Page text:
With news that 10 Uncommon and Mastery Schools have been approved for Camden, it’s becoming increasingly obvious that the Camden School District is being dishonest with the Camden residents. The district has repeatedly assured parents and students that traditional schools were not closing or at risk. That’s simply not possible with close to 7,000 students being moved to Uncommon and Mastery Schools.* So why mislead about school closures? Because, as we’ve seen in Newark, communities will rally around their schools once they are threatened. It’s easier just to open new schools, claim it is about providing additional quality options, than enact closures based on projected deficits. The strategy was just successful for firing over 200 teachers.
Here’s more on the news from the Education Law Center:
As a result of the Commissioner’s approvals, the private KIPP, Mastery and Uncommon charter chains will operate 15 schools serving 64% of all Camden schoolchildren. On June 30, the Legislature rushed through an amendment to the Urban Hope Act that extends for another year the Commissioner’s authority to approve one additional charter organization to open even more schools. As a result, the KIPP, Mastery and Uncommon organizations – and a likely fourth charter chain – will be primarily responsible for educating Camden schoolchildren for generations to come.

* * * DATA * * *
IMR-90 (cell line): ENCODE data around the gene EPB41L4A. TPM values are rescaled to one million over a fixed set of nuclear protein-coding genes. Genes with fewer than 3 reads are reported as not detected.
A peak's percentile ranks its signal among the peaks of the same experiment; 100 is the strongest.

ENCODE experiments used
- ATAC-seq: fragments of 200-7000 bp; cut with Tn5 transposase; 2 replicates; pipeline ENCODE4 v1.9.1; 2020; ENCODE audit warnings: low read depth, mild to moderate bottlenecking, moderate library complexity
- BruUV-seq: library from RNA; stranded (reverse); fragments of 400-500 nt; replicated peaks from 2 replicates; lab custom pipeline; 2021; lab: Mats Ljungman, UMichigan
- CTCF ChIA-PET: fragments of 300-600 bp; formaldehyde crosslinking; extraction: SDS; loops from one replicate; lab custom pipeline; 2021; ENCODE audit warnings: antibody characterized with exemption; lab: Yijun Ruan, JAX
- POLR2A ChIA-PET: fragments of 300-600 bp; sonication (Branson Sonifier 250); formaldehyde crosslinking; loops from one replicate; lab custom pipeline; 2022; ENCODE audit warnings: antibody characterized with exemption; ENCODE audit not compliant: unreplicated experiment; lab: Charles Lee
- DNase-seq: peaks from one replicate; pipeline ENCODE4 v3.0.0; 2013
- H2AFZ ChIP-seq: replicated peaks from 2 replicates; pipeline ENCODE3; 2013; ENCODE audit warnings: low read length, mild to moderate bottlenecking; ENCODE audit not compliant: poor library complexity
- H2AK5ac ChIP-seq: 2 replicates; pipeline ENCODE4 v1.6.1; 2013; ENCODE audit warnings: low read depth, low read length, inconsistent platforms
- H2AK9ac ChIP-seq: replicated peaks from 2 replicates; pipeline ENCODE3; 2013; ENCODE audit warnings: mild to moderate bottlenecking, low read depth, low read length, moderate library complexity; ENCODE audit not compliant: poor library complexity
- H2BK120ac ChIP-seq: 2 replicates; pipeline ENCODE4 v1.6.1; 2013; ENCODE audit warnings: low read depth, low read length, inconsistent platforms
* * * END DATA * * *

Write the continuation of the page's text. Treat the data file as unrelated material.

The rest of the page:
The Commissioner’s action will also have a major impact on the State-operated Camden district, relegating the district to the task of transferring funding to Mastery, KIPP and Uncommon, while attempting to educate, with a severely diminished budget, those students the charters are either unwilling or unable to serve.
As Mastery, KIPP and Uncommon open schools and increase enrollments, the State-operated district will be forced to close many, if not most, of the 26 schools currently in operation. The State in recent months closed two charter schools that had been serving Camden neighborhoods for many years. It is likely that more of these “homegrown” charters will also be closed.
*It may be true that schools are not closing this year. But I’ve written before about how the promises have been vague enough to mislead parents and students into thinking schools aren’t closing at all.